BY LIZZY SMITH A few weeks ago I met a fellow cancer warrior, “Mindy”. She was recently diagnosed and, as one can imagine, she’s scared, overwhelmed, and not feeling well. We spent an afternoon talking for two hours. In that conversation, Mindy lamented about all the responsibilities she had in her life. Kids, husband, church, neighbors, friends… Endless. And now all these dang time-intensive treatments that loomed ahead! Case in point: Mindy is a volunteer for an organization she loves but she doesn’t feel she has the time or energy to stay involved anymore. When she mentioned it to the powers-that-be, the guy kind of blew her off. She was frustrated. I stopped her right there. It was time to learn the word No. Simple, two letter, easy-to-spell, easy to pronounce NO. She needed to call the guy back up and say “I can’t do this anymore.” End of story. No apologies, no excuses, no guilt. If her kids needed something that wasn’t essential, the answer must be NO. If a neighbor asks a favor, the answer is NO. It’s ok. When you’re fighting for your life, finally, we become number one priority. And, really, it should always be this way. If we aren’t taking care of ourselves, what good are we to anyone else? And, now that I think about it, this applies to all of us in the cancer world, including caregivers. It is illogical why it took me some 44 years to become comfy with saying No. Before getting cancer and marching my sick self out of a bad marriage, “No” was only used under dire circumstances. I was, after all, a people pleaser. I wanted everyone to like me and to think my life was perfect. I worked really super hard at accomplishing this. Here are some examples: From my then-boyfriend (who became my husband) “Let’s buy this big huge house.” My answer: Yes. The answer I wanted to give was No, I don’t want that house, it’s too big, too expensive, I love my little condo. Instead, I gave up my happy manageable life for something I didn’t want, all because I didn’t know how to say No. From my employer “I know we promised you that this new job would enable you to leave the office every night by 5:30 but we weren’t exactly honest. We expect you to work about 55 hours per week. Oh, and by the way, can you take on this new video project?” My answer: Sure! Who cares that I have a child who was left alone after soccer practice for almost 45-minutes before I could get there. Or that I no longer sleep at night. You need me to do something, of course I will! From my church “We need you to help with the Young Women’s program every Wednesday night from 6:30-9:00.” Me: Sure. I hardly have time to breathe but I’ll fit that right in. With a smile. I could go on and on but you get my drift. I said yes to everyone and guess who suffered most? Me. I felt the brunt of that awful YES word in full force. Overwhelmed, stressed out, unhappy, living a life I hated. When I got sick, I started saying NO often. And guess what? The Earth didn’t fall off its axis. From my church “We need you to help clean the chapel on Saturday.” Me: No, I can't. From my daughter “Can you bring me lunch today?” Me: I’m sick today. No, you'll need to buy lunch. From my daughter’s school “Can you help every Thursday with book exchange?” Me: Sorry, that’s my yoga time. (My health is number one priority.) And here’s the kicker—I don’t give reasons or excuses and I can’t find guilt anywhere. It’s great to help others, don’t get me wrong. Volunteering is important. But, at least, my needs (and wants) matter. A lot. Next, we cancer people must learn to ask for help, and also learn to accept it. This was really hard for me. I was always the one saying YES and helping everyone. But when I was sick, this changed in a snap. I needed to learn how to ask my parents (who were my caregivers) to do all kinds of things for me, like put my kids to bed, drive me to appointments, cook dinner, pay my medical expenses (from my own money), do my laundry, and even clean my bathroom. My aunt one day brought me dinner. I had to learn to simply say, “thank you” and enjoy the gesture. It was incredibly humbling and a huge learning experience. This crazy cancer journey has been One Huge Learning Experience. I’m a different person than I once was. I like this version of me far better.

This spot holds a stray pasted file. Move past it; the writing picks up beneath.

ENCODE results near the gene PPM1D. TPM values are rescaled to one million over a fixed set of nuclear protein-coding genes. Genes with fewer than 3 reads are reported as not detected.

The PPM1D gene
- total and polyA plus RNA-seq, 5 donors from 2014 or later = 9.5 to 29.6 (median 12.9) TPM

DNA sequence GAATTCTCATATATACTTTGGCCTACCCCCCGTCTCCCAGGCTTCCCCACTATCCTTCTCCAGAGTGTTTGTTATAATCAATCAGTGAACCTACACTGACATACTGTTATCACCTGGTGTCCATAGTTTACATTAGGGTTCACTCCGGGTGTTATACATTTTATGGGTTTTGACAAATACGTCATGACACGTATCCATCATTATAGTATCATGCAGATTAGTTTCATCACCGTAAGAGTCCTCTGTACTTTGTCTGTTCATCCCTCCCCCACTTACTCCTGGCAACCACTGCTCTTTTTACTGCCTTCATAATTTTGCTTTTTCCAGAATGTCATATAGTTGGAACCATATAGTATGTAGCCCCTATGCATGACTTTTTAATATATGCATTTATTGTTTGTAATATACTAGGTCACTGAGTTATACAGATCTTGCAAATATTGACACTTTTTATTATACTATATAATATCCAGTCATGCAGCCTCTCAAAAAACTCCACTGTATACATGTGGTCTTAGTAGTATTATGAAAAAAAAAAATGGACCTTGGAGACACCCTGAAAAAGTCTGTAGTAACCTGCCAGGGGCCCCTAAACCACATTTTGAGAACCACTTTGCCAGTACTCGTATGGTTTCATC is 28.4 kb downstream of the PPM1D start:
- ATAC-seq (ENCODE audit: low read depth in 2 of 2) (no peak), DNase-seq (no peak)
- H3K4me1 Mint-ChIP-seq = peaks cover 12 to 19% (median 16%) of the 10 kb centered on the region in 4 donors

about the author
Lizzy Smith was diagnosed with myeloma in 2012 at age 44. Within days, she left her job, ended her marriage, moved, and entered treatment. "To the extent I'm able, I want to prove that despite life's biggest challenges, it is possible to survive and come out stronger than ever," she says.